Once again, the European Commission is celebrating the Safer Internet Day. This time the theme is “Internet is more than a game, it’s your life”, which refers to the fact that our actions and decisions on social networks also have an impact on real life.
There is an increasing need to raise awareness, educate and make young Internet users understand that on the Internet, people are not acting anonymously, and moreover that the information you provide not only lasts over time but that you cannot control who accesses it. In short, once you click, you are opening a door through which anyone can enter.
And in this respect, Telefónica is increasingly focusing its efforts on promoting the proper use of Information and Communication Technologies (ICT). If we had to explain it using a simile, we might think about road safety: nowadays, it is not just enough to make cars safer. We must also raise awareness with drivers of the importance of obeying traffic signals and speed limits. Well, the same holds true for the Internet. Not only must we help to achieve safe Internet surfing using content filters or terminals that are adapted to the communication needs of children depending on their ages; we must also help young people to derive maximum benefit from ICTs.
For example, in Spain and various Latin American countries, training activities are being promoted in schools through the Interactive Generations Forum, co-founded in 2008 by Telefónica along with the University of Navarre. These initiatives have benefited more than 46,000 people.
In Europe, through partnerships with various NGOs, the emphasis is on raising awareness about bullying using new technologies, to be able to identify these bad practices, prevent them, respond in the event they do occur and, of course, primarily to prevent them from occurring in the first place. How do we achieve this? Primarily through education. In Telefónica O2 United Kingdom, for example, we provide a series of leaflets instore to help parents understand exactly what their child’s mobile can actually do. And we also led a campaign to stop children receiving unwanted texts. In Ireland, we have a dedicated Child Protection Web site aimed at parents that contains a ‘Checklist for Parents’ of things to ask before buying a mobile phone for a child. In Germany, we continue to offer advice and guidance to customers, parents, children and schools, on the safe use of our mobile and Internet products and services. The information is frequently updated and is available on our Customer Portal and Corporate Resposnsability Portal. And last but not least, in the Czech Republic, we have a Web site section for an anti-harassment and anti-bullying initiative. This includes content on issues surrounding the use of mobile phones for harassment, bullying and other abuse(s) of modern communications technologies.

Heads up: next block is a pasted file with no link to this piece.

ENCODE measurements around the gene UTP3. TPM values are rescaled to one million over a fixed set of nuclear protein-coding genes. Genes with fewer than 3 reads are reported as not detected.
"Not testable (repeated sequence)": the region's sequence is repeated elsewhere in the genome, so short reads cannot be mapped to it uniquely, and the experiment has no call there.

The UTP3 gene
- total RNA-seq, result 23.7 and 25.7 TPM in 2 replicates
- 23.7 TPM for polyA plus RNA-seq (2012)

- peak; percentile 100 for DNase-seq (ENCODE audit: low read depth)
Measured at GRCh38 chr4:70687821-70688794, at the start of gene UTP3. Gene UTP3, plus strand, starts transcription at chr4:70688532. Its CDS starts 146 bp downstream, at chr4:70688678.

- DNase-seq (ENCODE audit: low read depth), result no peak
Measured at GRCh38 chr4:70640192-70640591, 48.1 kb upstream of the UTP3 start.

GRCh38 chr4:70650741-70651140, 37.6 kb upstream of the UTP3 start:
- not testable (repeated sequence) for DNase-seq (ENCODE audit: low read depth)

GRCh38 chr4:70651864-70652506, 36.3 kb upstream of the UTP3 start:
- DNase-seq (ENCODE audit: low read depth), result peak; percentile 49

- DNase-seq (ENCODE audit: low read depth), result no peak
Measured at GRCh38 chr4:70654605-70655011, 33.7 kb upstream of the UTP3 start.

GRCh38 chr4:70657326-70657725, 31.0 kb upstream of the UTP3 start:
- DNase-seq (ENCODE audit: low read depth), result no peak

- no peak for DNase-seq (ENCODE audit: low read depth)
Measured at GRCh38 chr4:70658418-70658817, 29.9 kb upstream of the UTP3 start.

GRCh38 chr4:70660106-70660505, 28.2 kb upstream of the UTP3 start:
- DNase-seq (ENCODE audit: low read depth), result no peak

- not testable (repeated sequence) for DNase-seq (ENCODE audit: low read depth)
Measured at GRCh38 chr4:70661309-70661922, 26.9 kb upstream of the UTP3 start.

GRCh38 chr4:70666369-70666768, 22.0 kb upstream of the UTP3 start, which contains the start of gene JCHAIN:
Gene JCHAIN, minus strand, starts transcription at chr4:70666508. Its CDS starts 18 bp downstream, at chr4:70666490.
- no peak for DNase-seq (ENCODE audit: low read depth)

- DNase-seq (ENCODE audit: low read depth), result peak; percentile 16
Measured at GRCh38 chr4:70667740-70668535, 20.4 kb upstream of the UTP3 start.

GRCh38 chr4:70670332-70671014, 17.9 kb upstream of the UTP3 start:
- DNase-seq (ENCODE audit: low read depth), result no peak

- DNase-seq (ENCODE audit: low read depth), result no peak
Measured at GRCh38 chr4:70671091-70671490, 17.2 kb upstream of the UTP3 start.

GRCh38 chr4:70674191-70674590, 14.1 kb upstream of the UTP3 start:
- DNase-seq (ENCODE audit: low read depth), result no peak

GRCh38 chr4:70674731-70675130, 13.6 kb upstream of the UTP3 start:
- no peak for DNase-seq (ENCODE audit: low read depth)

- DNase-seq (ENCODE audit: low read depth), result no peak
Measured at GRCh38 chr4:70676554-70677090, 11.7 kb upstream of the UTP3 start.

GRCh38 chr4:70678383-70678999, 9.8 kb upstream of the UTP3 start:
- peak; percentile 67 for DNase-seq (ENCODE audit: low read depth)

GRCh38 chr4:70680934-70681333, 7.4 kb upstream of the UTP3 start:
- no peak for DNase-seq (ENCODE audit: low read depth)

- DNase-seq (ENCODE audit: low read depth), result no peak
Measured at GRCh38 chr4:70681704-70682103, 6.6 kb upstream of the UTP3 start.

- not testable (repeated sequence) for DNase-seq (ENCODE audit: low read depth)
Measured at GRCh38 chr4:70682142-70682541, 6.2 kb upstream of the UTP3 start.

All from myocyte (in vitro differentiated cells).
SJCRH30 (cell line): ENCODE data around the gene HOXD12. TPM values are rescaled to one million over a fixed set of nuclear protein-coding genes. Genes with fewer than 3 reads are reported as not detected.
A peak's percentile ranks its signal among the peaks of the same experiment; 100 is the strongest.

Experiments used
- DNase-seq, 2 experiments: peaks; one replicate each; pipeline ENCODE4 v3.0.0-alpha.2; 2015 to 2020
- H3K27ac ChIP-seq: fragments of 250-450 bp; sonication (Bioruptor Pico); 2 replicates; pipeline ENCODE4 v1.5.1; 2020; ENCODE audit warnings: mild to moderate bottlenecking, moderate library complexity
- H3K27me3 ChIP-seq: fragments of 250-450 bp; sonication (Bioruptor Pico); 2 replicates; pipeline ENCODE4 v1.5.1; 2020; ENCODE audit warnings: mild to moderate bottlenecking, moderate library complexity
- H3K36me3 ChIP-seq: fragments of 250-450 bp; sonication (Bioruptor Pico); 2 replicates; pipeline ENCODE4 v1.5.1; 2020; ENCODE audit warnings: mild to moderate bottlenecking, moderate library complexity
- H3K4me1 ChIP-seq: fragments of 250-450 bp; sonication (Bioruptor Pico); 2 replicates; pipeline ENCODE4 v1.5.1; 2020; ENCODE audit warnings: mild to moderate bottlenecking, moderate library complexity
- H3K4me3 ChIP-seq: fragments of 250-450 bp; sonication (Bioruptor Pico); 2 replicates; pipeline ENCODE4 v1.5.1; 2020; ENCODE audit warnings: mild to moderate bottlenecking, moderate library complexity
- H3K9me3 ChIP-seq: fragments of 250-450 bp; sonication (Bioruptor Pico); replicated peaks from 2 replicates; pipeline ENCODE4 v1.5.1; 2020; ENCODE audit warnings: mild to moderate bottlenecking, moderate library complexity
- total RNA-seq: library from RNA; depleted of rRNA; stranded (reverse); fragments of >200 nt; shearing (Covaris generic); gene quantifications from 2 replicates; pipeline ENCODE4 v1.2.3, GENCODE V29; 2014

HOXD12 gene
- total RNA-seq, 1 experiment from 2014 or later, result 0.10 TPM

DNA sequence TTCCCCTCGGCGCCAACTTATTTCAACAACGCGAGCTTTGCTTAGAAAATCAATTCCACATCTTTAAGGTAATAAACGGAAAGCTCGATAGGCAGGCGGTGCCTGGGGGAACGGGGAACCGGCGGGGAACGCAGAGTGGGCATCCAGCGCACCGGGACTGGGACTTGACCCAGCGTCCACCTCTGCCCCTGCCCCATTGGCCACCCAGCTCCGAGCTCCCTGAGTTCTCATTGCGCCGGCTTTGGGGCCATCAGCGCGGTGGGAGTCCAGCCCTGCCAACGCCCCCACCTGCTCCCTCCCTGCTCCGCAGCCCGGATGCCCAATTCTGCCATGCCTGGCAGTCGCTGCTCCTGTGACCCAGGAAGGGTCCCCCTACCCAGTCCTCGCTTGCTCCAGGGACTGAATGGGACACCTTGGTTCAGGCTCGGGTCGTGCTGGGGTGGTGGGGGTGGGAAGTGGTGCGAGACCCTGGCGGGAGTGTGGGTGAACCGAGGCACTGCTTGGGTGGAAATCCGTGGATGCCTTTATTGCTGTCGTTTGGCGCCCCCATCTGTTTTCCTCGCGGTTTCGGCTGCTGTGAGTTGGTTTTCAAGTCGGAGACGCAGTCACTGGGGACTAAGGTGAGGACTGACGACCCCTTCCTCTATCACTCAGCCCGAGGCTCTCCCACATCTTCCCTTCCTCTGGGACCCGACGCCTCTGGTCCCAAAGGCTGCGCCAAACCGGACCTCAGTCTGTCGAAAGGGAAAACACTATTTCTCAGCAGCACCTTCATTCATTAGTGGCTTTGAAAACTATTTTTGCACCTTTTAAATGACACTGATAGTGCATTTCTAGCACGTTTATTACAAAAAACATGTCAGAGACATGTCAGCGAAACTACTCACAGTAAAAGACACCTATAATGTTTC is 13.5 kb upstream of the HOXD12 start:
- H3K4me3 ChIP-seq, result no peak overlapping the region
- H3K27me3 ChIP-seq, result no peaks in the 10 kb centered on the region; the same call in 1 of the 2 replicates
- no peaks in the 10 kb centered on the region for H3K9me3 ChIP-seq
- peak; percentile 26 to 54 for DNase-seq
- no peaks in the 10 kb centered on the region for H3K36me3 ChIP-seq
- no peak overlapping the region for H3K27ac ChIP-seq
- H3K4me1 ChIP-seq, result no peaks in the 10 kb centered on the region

On this Safer Internet Day, I believe that it is necessary to recall how important it is for these recommendations to be conveyed to school children, as part of their school curriculum, just as road safety is being taught. Which measure do you think is more efficient to ensure a safer Internet for our kids?
Take a look to the official SID2011 video: It’s more than a game, it’s your life!